Engage! TNG is ready for Blu-ray
Star Trek really has quite a remarkable family tree. Since the series began in 1966, it's grown in many incredible directions - both on the big and small screen.
And with the next JJ Abrams Trek 2 reboot coming next May, there's sure to be more of the shows repackaged, re-issued, and redone for Blu-ray, and whatever other new technology comes along next.
Now as the site Nerdage tells us, we've got the first season of Star Trek: The Next Generation ready to hit Blu-ray.
As Matt Price writes, for the Next Generation Blu-ray, the studio went back to the original 35mm camera negatives, because don't forget, both the 60's show, and the Next Generation, were both indeed shot on film. (No digital video in those days.)
And as Nerdage notes, "It's the best TNG has ever looked, and a huge improvement visually from the DVD presentation." This is a six disc edition with plenty of the great extras you'd expect, including interviews with the late Gene Roddenberry, Patrick Stewart, Jonathan Frakes, Marina Sirtis, plenty of behind the scenes documentaries on the show, and much, much more.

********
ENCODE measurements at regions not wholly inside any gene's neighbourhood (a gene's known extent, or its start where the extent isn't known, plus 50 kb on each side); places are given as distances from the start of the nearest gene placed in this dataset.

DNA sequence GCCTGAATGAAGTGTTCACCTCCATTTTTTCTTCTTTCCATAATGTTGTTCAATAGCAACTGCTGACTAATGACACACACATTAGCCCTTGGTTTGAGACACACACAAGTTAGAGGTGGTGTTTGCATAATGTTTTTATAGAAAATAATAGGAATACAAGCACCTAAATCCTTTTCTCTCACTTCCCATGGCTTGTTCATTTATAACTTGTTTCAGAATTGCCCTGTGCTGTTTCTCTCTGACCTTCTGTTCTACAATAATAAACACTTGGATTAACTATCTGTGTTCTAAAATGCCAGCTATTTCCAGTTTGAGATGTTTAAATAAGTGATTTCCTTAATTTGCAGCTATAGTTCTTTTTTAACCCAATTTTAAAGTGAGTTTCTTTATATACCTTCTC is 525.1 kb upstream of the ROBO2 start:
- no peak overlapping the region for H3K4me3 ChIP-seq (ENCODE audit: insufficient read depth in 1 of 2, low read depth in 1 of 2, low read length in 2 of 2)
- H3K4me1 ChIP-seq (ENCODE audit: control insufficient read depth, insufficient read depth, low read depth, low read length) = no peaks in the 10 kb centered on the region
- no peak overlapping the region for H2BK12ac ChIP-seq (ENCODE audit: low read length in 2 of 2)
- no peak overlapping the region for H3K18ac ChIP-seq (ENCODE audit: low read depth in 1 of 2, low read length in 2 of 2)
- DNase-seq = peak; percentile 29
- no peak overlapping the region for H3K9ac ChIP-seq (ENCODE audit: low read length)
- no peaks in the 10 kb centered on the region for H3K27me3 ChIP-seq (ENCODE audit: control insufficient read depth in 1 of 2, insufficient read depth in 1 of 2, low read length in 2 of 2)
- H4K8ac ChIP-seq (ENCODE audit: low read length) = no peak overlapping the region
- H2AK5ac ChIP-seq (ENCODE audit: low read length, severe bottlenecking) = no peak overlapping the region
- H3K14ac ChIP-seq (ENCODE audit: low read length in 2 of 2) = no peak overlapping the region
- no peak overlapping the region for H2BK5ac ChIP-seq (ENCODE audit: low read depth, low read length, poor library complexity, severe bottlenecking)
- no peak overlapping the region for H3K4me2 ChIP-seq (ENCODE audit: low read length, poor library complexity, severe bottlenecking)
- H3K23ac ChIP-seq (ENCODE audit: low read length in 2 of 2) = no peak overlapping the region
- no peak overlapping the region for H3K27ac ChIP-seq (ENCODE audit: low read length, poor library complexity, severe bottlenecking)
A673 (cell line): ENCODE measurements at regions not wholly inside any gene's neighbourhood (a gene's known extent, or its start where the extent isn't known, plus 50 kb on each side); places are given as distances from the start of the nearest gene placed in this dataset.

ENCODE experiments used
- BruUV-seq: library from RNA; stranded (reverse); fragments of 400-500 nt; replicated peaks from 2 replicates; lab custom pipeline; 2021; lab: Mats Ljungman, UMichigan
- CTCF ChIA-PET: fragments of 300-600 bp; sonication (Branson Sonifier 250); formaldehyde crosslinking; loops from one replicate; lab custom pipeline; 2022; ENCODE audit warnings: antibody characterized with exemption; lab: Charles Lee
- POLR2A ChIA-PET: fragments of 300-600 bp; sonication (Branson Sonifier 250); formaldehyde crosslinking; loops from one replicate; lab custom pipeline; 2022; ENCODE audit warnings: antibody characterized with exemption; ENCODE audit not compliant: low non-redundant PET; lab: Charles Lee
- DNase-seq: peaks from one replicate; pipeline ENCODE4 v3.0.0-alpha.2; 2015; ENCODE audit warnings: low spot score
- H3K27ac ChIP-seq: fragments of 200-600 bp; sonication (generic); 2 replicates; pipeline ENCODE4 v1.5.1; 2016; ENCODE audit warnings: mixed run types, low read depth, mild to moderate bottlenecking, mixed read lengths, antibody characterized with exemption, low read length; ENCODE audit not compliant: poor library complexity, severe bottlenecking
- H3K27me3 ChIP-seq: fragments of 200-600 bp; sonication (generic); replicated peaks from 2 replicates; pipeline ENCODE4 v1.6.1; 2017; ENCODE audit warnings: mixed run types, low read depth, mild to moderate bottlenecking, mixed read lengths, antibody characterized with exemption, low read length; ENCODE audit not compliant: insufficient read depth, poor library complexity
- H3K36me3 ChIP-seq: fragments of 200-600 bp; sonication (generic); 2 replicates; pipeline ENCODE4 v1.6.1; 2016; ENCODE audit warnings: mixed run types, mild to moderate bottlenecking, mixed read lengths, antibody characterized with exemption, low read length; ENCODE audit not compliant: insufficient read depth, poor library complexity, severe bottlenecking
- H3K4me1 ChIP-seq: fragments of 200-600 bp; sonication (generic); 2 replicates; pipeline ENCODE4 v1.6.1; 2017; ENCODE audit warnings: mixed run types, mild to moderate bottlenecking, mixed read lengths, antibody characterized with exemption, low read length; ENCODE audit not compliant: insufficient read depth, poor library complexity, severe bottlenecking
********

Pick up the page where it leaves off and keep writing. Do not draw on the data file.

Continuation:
The Next Generation BluRay will be officially available on July 24, 2012, and the list price is officially $129.99, but you can get it for $59.99 on Amazon.com.
Now going back to 2009, you may recall the original Star Trek movies came out in a special BluRay package that was a hell of a deal for any Trek devotee. The original Star Trek flicks, as we all know, are hit and miss. The first one, Star Trek: The Motion Picture, was a big miss, but it made big bucks, so there was a sequel, The Wrath of Khan, which saved the franchise, and kept more movies and TV spin-offs coming for years.
Although every self-respecting Trekkie probably knows all the episodes and lore verbatim, I'm willing to bet it's still has to be a lot of fun to watch all the new, hi-def editions of Trek, whether it's for the movies or the TV shows. Like Star Wars, Trek has a deep lineage, and it's fun to trace the family tree and how the show has progressed when it first aired in 1966.